Online officials training timed to perfection

Thursday 17 June, 2021
Gold level official Lucy Hatton ran the first national level training course via Zoom in June.
The ongoing training and development of Motorsport Australia officials is continuing through the ongoing pandemic, with an innovative and new online national training session taking place over Zoom.

With the current COVID-19 environment making it difficult for individuals to travel around the country to host the appropriate theory classes required for bronze level status or above, the success of the first online class has forged a pathway towards a more accessible future.

Run by Gold-level Timekeeping official Lucy Hatton, the Zoom training session gave the 18 participants an opportunity to complete the vital theory section of the curriculum and help them get closer to receiving bronze time keeping status – all from the comfort of their own home.

Usually, run as a single face-to-face four-hour session, the online theory course ran as two two-hour sessions instead and covered the same content as the normal face-to-face sessions.

Some of the topics in the training included what it meant to be part of the timing team, calculations, logistics, integrity surrounding results and all the things a timekeeper would need to know for an event.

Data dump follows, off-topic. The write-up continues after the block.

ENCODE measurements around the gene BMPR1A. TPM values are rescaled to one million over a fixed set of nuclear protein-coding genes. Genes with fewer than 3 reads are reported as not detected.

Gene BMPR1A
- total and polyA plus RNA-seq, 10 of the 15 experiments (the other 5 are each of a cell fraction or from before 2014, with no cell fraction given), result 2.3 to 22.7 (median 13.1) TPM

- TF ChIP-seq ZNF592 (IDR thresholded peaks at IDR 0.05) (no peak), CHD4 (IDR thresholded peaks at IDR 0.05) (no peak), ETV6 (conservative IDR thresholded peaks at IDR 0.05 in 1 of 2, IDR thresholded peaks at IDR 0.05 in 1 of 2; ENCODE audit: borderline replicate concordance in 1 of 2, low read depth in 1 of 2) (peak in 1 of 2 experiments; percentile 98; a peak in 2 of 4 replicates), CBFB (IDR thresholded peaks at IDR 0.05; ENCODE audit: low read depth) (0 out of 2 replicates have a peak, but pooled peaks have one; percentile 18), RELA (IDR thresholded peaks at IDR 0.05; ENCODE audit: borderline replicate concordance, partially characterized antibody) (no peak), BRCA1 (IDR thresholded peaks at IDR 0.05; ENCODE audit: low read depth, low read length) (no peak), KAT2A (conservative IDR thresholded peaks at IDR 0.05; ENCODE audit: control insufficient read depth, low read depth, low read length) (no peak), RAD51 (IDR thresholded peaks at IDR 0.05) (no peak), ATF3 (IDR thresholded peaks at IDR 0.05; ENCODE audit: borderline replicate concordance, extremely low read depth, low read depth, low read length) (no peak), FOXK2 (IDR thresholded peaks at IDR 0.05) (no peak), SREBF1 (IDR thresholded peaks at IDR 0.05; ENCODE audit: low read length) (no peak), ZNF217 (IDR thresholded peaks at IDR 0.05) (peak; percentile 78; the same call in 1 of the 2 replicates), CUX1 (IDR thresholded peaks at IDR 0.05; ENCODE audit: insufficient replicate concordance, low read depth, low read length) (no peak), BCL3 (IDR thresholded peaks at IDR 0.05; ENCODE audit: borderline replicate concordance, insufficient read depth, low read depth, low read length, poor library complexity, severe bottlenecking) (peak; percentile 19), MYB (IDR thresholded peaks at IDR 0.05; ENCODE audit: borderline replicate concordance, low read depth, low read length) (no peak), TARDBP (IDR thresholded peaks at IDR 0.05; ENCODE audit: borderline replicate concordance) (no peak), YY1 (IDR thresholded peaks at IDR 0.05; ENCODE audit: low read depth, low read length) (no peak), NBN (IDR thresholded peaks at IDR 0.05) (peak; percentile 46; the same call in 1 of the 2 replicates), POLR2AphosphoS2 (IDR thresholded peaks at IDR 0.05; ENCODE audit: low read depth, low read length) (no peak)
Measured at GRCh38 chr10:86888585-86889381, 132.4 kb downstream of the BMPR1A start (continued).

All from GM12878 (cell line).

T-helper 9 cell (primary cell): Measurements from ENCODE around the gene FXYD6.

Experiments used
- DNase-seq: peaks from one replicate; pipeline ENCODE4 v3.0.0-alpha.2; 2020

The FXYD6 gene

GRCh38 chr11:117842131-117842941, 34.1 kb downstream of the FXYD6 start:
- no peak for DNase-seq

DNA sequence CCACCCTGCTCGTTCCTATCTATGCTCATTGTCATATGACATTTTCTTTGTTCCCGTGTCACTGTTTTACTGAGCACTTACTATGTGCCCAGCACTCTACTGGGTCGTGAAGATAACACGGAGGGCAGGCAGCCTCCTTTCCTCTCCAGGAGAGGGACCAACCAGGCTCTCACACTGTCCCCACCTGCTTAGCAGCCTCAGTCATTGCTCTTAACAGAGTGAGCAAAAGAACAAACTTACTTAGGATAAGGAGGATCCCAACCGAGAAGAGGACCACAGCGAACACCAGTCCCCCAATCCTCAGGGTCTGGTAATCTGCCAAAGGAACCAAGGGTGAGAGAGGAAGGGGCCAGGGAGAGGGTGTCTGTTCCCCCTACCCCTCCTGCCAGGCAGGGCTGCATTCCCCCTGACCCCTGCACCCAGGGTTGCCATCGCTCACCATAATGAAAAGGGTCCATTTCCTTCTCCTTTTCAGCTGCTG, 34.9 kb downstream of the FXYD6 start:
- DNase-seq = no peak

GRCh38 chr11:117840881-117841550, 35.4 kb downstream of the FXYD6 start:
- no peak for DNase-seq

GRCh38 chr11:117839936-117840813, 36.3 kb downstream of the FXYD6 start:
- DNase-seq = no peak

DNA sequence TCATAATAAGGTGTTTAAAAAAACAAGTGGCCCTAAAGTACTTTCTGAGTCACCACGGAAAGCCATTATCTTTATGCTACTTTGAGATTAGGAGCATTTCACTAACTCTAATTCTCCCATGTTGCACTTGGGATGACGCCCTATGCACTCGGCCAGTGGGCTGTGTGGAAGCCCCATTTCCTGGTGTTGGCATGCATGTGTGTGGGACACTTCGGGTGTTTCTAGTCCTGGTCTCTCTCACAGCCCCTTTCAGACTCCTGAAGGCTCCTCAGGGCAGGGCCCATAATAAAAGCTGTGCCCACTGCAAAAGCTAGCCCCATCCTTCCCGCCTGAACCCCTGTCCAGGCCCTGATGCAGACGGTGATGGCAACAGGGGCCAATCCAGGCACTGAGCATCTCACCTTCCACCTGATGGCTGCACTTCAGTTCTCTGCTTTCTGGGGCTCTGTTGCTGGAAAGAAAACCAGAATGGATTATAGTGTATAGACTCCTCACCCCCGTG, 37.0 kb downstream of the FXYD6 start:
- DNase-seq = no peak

Following on from the positive feedback gained from the class, Hatton believed that Zoom online courses were the future of training as it allowed more flexibility for officials.

“I really enjoyed it and I think it was very beneficial to all the officials who took part in it,” Hatton said.

“It’s definitely something to work on in the future. Being able to do training across states will help the consistency of all different roles, meaning that instead of getting different messages by different presenters, the officials will all be trained the exact same way and with the same thought.

“As far as timekeeping is concerned, it’s a role where there are far less volunteers required compared to other positions and the courses are run few are far between, meaning officials can’t necessarily receive developments they need – this changes that now. We can do more sessions more often.
 
“It was also really nice because participants had plenty of levels of motorsport experience and it was great to have them share information and give insights into their disciplines and experience at different events. It ranged from club level motorkhana, to rally, hill climbs and national circuit racing.

“These opportunities also show the diversity of our presenters and training material and how it can be diverse enough to be delivered in different formats under one common message.”

The 18 participants from NSW, Victoria, Tasmania, South Australia, ACT and NT will now complete the second half of the training session shortly, which will be a practical experience before undergoing an assessment to receive their bronze timekeeping status.
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